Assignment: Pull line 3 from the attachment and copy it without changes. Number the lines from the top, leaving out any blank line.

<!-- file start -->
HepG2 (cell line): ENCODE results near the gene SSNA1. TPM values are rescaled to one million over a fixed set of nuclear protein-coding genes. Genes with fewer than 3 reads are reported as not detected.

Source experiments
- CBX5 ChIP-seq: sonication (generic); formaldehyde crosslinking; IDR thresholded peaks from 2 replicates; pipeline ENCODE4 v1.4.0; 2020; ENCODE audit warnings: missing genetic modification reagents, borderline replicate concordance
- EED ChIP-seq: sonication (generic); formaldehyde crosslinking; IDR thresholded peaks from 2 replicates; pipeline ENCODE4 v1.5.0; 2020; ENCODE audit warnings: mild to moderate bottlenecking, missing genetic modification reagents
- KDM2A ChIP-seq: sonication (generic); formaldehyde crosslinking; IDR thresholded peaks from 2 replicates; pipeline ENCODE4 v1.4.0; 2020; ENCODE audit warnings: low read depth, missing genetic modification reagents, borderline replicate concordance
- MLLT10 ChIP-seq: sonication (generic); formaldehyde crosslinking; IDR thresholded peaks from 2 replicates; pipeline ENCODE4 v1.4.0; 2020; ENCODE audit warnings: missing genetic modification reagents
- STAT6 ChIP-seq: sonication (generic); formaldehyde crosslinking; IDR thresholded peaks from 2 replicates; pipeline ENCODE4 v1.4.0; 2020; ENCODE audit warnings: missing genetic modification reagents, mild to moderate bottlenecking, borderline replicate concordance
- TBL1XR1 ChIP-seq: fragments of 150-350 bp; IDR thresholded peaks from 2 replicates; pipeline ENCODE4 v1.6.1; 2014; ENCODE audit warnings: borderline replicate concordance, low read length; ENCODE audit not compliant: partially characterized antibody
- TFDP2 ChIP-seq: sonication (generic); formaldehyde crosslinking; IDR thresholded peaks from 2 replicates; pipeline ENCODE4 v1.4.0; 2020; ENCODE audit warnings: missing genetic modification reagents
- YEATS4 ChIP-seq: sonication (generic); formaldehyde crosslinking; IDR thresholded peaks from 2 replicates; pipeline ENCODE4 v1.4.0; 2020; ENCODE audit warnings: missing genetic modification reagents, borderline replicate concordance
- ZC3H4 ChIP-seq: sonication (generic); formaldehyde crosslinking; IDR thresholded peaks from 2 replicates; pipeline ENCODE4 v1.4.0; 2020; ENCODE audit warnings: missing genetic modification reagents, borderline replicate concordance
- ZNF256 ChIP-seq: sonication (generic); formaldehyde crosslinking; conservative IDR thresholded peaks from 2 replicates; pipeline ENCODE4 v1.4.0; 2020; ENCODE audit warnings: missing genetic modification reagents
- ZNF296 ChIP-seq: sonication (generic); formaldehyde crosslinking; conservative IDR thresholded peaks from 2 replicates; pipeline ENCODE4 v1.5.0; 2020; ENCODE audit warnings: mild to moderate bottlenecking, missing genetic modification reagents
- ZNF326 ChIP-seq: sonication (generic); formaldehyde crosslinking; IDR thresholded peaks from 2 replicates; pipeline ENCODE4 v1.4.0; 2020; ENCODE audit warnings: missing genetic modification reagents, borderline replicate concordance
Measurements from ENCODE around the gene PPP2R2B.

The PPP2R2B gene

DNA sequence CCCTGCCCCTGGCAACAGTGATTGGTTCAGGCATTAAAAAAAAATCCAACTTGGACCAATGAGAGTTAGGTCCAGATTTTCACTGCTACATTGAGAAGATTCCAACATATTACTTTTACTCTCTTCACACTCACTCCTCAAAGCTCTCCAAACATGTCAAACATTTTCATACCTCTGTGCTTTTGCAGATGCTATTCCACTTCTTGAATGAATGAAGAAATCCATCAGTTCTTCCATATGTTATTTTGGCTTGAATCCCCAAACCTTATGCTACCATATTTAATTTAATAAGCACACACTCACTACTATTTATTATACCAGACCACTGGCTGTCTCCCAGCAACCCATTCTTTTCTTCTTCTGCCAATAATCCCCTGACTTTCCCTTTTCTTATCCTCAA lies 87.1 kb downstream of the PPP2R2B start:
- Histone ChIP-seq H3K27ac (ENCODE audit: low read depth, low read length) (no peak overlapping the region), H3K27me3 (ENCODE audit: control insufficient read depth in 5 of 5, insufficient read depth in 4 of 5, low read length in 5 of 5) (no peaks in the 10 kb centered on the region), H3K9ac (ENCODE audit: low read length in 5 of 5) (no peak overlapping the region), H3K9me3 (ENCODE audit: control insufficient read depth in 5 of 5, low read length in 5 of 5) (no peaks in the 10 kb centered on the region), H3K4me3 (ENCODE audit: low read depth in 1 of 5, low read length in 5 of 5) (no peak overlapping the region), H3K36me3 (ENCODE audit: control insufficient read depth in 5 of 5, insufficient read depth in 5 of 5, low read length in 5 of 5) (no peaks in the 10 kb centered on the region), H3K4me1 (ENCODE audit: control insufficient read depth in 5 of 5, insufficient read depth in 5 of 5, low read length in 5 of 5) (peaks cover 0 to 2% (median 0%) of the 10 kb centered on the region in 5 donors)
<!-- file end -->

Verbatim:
- CBX5 ChIP-seq: sonication (generic); formaldehyde crosslinking; IDR thresholded peaks from 2 replicates; pipeline ENCODE4 v1.4.0; 2020; ENCODE audit warnings: missing genetic modification reagents, borderline replicate concordance